Across Yobe’s major towns and urban centers, people often watch helplessly as their streets – and neighbourhoods – regularly sink under flood waters during the rainy season. For many, the rainy season is, therefore, paradoxically a tipping point between the prospects and joys of a return to the farms and the spectre of inconvenience and even health challenges caused by flooded streets.
For the people of Buni-Yadi, Babbangida, Damagum, and Jajimaji towns in Gujba, Tarmuwa, Fune, and Karasuwa local government areas of the state respectively, however, the story could be – or perhaps has to be – different this time around.
It is all thanks to a township renewal and development programme currently being executed by the Buni administration. Within his first year in office, Governor Mai Mala Buni, teaming up with the respective local government councils, has ensured that these four major towns are kitted with new roads and concrete drains. On Tuesday and Wednesday this week, the governor is set to conduct the ribbon cutting in Damagum and Jajimaji towns to officially commission the roads and drains that have been built there.
As a government of ‘continuity and consolidation’, the Buni administration is effectively poised to ‘innovate’ to effect. It is a concept that syncs – and builds – on the robust road development programme of the immediate past Gaidam administration. This was a decade-long programme in which the towns of Damaturu, Potiskum, Gaidam, Gashu’a, and Nguru, amongst others, had seen their fortunes improve with billions of naira in road and drainage investments.
These are investments that have paid – and will continue to pay – in full. When people can move freely and conduct their businesses easily, it redounds to their capacity to be more productive. The roads and drainage lines in Yobe’s major towns also have a direct impact on people’s health because they potentially reduce the prospect of flooded waters becoming the breeding locales for mosquitos and other disease-causing parasites.
But steadily changing the face of Yobe’s urban centers is not the only plank of Governor Buni’s road development initiative. As the governor commissions the township roads in Damagum on Tuesday, for example, he will also flag-off the construction of Damagum-Gubana road on the same day and, on Wednesday, Nguru-Balanguwa road.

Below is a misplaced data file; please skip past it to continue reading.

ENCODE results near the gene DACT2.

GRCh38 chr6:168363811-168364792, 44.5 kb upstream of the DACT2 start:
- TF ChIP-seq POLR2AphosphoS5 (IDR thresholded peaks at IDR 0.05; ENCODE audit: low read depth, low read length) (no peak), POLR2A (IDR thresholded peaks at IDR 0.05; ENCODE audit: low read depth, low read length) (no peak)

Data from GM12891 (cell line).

These are key agriculture-enhancing projects. Both of them will connect communities that are already connected culturally but that are literally separated by terrains that are difficult to navigate.
The Damagum-Gubana and the Nguru-Balanguwa road projects will bind the transformative extension of the road development revolution that was underway in Yobe over the last decade. In the coming weeks and months, the Buni administration will also commence the construction of the Gujba-Ngalda road, a major project that would be a game-changer for the agricultural communities that straddle the vast swathe of land along the project’s trajectory.
All of these fit together in Governor Buni’s overarching development strategy, a strategy that says to develop Yobe State, you have to re-engineer and retrofit its education and agriculture sectors. To make both work for the people and become sustainable over the long haul, you have to provide a modern road infrastructure as a necessary next step because roads are signifiers of mobility, not just of people but of economies as well.
And although the nation’s economy is teetering under the weight of global oil shutdowns and coronavirus lockdowns – and an ensuing global economic recession seems poised to make matters a little more dismal, Governor Buni’s projects and programmes over the course of his first year in office show that Yobe is set in the direction of progress.
It is true that there could be difficult days ahead if the economy does not rebound quickly, and a rebound will have to come with many costs and difficult choices. But even with the meagre resources at the disposal of government, I am confident that a future of hope and possibility is within Yobe’s grasp.
A future of hope and possibility – as always – has to be a shared mission between the government and the people. To paraphrase Dr King, socio-economic development is not – and will never be – an either/or proposition. It is a both/and proposition. It takes both the government and the people, working together, to bring about change. It takes both the government and the people, working together, to bring about peace and progress.
With the people’s support, as demonstrated during the course of the war against Boko Haram insurgency, the Buni administration will fulfil its mission and Yobe will go farther along over the next three years and, certainly, over the next seven and beyond.
Mr Bego is Governor Buni’s Commissioner of Home Affairs, Information and Culture and sent in this piece from Damaturu, Yobe State